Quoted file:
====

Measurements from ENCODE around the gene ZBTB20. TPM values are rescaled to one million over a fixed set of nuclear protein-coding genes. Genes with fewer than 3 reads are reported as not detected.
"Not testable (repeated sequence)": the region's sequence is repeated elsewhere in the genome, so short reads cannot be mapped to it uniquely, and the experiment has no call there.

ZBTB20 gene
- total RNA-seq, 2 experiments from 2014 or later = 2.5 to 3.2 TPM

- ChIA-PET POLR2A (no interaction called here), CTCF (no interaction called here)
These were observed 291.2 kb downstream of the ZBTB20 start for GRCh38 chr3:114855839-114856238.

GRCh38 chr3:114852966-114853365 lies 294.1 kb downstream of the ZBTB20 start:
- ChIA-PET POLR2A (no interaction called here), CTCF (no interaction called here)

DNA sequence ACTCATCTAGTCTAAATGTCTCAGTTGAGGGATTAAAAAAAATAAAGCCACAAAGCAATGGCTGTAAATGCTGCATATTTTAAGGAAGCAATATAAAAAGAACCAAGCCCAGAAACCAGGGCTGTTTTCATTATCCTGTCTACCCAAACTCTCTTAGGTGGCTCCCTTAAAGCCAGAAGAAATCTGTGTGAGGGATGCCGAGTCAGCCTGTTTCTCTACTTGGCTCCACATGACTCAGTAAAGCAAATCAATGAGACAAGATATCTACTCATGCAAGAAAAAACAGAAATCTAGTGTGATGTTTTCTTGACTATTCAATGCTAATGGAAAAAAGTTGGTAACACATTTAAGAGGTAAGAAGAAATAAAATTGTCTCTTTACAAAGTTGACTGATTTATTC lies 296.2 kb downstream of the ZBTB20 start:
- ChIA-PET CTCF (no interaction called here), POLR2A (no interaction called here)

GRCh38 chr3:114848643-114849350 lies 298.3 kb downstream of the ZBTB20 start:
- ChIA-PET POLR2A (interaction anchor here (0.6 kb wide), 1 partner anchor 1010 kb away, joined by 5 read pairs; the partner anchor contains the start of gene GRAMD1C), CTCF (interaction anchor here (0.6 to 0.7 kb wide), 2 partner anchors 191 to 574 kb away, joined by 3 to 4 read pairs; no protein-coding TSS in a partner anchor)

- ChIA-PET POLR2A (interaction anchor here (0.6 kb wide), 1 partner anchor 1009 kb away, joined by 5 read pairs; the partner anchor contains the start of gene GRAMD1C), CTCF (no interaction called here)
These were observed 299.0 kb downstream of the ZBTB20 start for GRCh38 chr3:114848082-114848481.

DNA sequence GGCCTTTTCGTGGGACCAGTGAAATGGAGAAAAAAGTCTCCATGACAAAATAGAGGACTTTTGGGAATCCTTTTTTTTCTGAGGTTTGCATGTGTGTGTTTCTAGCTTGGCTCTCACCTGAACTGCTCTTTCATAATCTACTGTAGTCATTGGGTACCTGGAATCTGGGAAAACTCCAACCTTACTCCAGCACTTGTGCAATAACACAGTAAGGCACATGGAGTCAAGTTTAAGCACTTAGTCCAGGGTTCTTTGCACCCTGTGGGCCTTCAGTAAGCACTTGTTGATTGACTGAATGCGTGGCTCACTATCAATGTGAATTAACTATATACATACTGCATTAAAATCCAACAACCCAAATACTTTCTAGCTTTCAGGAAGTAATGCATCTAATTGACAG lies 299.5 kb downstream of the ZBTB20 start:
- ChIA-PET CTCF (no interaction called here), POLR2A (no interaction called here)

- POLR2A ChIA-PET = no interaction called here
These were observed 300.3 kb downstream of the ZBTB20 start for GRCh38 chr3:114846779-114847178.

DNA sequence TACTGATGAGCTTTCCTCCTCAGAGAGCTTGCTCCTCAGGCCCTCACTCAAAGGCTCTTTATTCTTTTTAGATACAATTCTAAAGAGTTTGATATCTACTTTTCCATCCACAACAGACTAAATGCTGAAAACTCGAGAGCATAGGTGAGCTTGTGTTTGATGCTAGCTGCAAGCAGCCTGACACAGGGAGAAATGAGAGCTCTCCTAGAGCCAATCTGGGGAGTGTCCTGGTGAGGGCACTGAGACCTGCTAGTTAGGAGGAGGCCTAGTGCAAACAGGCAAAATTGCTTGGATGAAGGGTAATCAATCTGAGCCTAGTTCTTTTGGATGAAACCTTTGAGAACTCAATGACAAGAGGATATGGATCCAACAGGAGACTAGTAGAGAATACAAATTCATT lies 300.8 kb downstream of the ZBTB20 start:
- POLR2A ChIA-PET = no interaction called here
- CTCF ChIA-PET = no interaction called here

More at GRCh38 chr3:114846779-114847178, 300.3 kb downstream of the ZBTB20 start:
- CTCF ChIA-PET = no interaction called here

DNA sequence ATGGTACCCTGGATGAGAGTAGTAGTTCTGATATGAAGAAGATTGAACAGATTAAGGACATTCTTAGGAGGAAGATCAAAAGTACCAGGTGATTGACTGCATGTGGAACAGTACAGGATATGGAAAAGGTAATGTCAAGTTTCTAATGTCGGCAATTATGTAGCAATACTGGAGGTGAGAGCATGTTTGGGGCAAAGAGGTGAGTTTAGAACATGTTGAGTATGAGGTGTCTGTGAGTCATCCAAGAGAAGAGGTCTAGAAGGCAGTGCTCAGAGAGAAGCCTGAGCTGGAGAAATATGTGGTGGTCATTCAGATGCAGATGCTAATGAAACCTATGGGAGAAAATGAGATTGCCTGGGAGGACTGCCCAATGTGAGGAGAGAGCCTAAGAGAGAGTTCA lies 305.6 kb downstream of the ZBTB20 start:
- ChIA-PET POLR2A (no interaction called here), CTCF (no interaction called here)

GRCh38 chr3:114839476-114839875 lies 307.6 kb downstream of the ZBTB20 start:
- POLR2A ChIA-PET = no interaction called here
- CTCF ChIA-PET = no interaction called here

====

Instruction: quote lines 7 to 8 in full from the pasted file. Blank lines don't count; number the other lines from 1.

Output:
GRCh38 chr3:114852966-114853365 lies 294.1 kb downstream of the ZBTB20 start:
- ChIA-PET POLR2A (no interaction called here), CTCF (no interaction called here)